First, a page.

Portugal Examined

Wednesday, April 14th, 2004

Time to go back to that “Europa XL” series from the Danish newspaper Politiken, now that I’ve rediscovered it on the re-designed Politiken website. For those who came in late, that’s the series-of-photo-series in which the culture of each of the current European Union member-states is depicted via choices in a fixed set of categories (“Painting,” “Photograph,” etc.) made by a leading current literary figure from that country.

(Note that, while the good news is that I now know again where this “Europa XL” series is to be found on the Net, it’s also true that they’ve modified its format so that it’s only viewable in Internet Explorer, not in the Opera or Mozilla browsers.) Later update: That’s no longer true, the pages render fine in Opera.

Now we get into terra incognita, since today I’d like to discuss the presentation on Portugal, as chosen by writer Agustina Bessa-Luis, “a living myth among the Portuguese,” best known for her 1954 novel “The Sybille,” which has also been translated into French and German. (No mention of English or even Danish.) This is a country whose language I don’t even know per se, which I instead try to approach, when I need to, via similarities with Spanish. (more…)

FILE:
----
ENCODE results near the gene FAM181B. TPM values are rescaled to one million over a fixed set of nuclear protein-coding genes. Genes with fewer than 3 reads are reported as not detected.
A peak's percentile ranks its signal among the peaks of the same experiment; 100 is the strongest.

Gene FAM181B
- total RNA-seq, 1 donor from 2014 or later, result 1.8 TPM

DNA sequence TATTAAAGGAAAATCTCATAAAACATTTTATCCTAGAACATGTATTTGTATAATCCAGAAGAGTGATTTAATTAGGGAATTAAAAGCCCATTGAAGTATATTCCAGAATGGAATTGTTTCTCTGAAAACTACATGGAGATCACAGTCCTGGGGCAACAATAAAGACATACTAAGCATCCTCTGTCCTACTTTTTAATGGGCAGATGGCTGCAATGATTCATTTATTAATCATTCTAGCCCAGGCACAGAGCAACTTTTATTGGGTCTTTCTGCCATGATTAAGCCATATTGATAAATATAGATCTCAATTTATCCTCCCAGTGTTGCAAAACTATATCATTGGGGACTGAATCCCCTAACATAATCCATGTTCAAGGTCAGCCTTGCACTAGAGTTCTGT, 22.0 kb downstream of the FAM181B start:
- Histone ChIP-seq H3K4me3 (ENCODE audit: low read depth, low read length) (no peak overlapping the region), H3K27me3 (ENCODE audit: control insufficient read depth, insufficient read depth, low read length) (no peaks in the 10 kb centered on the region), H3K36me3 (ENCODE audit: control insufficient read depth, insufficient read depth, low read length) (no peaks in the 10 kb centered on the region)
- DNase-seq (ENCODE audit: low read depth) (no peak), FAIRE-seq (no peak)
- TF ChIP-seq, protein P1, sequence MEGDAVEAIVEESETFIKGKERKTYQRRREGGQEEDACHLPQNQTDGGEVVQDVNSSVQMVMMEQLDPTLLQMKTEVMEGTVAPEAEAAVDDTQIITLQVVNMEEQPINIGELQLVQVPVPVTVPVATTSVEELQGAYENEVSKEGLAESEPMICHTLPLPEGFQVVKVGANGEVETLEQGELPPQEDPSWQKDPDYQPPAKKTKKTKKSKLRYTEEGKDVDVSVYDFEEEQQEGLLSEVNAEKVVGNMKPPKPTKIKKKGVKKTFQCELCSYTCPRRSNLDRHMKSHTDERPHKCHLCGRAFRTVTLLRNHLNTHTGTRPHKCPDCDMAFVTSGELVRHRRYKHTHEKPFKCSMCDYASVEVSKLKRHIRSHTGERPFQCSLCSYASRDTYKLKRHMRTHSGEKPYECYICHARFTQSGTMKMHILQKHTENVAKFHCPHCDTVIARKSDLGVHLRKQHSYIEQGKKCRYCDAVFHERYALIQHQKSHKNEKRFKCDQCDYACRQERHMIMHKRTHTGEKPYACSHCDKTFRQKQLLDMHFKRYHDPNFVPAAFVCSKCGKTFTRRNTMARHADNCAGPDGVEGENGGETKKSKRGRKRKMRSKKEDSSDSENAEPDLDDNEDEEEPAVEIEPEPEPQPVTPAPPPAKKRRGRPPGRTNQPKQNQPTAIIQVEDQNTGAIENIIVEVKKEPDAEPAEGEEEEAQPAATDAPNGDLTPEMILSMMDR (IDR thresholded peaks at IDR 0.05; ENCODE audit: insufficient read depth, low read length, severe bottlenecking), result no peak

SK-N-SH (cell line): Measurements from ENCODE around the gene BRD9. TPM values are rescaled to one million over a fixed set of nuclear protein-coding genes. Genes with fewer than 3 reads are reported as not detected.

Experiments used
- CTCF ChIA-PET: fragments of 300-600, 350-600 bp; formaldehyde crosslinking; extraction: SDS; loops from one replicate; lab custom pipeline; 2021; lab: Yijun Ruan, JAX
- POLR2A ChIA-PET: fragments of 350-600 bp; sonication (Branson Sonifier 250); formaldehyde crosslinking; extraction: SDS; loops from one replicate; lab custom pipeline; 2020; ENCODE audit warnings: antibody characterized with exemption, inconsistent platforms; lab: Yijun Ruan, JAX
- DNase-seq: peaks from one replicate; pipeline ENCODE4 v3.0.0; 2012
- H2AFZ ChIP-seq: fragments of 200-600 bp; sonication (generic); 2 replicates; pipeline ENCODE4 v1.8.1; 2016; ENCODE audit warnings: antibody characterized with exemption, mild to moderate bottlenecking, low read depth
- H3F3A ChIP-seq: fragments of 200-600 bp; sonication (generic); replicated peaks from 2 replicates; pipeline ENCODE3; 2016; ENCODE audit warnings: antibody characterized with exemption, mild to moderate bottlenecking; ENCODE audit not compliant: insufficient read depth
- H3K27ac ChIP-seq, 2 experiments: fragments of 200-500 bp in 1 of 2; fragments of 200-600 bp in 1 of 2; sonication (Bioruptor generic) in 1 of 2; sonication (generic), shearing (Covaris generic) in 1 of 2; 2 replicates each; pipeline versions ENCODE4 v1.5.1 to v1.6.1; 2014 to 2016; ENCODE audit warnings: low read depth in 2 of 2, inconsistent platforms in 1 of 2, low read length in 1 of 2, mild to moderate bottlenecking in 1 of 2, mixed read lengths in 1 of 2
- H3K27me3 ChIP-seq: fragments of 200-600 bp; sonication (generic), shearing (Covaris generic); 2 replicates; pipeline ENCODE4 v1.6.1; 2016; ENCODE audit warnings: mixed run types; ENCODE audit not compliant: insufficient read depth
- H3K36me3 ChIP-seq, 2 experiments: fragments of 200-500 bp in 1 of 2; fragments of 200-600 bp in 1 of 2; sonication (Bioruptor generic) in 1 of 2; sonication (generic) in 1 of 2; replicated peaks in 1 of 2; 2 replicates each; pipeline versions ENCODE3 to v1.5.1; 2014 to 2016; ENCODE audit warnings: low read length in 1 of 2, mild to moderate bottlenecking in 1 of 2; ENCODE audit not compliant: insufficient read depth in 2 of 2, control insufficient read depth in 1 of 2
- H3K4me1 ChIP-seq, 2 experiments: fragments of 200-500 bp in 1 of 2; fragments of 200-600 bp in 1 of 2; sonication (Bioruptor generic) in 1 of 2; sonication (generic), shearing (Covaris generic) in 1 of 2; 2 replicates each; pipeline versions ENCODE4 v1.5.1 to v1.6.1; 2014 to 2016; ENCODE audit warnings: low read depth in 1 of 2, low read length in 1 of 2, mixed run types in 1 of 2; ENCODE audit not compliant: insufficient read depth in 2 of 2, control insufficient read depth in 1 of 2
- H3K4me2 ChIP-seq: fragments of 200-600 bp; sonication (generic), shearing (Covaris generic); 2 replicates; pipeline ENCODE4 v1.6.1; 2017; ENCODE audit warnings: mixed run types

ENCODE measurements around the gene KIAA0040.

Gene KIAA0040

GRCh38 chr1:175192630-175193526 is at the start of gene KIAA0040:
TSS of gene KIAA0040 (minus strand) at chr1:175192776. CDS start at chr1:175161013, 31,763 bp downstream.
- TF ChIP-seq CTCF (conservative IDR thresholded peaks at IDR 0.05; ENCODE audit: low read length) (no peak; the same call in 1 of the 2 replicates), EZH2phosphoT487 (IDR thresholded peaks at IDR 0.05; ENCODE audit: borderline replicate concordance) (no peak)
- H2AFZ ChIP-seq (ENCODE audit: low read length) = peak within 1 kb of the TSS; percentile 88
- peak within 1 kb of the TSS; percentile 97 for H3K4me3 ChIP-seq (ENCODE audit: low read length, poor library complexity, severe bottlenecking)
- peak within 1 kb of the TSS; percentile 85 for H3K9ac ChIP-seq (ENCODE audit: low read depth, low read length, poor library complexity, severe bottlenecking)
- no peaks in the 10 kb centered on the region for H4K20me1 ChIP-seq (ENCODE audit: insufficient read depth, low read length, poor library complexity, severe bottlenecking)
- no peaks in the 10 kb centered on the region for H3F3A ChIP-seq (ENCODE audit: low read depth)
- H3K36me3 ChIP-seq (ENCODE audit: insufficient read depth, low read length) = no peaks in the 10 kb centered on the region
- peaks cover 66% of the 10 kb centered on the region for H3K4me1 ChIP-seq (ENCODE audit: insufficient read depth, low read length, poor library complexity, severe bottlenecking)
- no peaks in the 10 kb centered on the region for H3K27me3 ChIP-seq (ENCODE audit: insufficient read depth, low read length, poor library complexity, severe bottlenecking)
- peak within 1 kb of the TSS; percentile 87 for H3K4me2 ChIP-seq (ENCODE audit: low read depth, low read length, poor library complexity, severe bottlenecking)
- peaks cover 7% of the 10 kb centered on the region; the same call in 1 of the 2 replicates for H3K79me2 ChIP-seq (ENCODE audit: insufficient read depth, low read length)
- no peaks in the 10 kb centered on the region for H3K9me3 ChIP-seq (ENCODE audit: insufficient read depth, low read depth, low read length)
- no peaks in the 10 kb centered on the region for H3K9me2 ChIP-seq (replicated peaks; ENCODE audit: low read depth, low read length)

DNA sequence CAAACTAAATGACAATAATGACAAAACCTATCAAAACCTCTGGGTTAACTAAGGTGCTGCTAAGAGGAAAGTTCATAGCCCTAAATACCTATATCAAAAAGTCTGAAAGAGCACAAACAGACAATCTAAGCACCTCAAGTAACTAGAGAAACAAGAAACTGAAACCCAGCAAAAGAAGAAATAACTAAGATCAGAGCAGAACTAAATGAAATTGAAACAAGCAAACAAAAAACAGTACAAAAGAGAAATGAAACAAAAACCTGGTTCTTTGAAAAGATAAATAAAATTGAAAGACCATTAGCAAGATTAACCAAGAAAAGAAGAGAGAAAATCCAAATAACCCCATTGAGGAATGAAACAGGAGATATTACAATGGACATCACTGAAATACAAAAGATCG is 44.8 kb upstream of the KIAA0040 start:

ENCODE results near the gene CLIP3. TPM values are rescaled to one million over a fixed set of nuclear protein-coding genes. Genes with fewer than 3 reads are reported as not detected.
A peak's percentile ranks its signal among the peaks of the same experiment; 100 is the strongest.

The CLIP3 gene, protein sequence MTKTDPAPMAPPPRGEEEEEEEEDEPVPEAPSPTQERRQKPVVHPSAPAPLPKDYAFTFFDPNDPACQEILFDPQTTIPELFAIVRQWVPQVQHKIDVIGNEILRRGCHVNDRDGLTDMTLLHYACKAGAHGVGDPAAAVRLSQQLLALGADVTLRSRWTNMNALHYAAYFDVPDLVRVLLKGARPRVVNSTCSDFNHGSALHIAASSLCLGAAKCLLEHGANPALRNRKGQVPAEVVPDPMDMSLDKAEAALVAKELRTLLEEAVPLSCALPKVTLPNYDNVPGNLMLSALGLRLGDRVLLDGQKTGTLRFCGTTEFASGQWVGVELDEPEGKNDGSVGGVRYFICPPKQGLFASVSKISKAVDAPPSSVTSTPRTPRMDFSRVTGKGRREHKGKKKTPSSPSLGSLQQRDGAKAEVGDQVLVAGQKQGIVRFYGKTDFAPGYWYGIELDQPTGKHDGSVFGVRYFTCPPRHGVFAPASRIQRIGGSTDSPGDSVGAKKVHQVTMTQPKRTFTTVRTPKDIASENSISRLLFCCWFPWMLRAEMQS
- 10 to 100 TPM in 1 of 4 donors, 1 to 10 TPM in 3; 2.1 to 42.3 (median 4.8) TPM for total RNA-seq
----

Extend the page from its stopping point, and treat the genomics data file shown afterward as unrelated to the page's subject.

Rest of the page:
Digg This
Reddit This
Stumble Now!
Buzz This
Vote on DZone
Share on Facebook
Bookmark this on Delicious
Kick It on DotNetKicks.com
Shout it
Share on LinkedIn
Bookmark this on Technorati
Post on Twitter
Google Buzz (aka. Google Reader)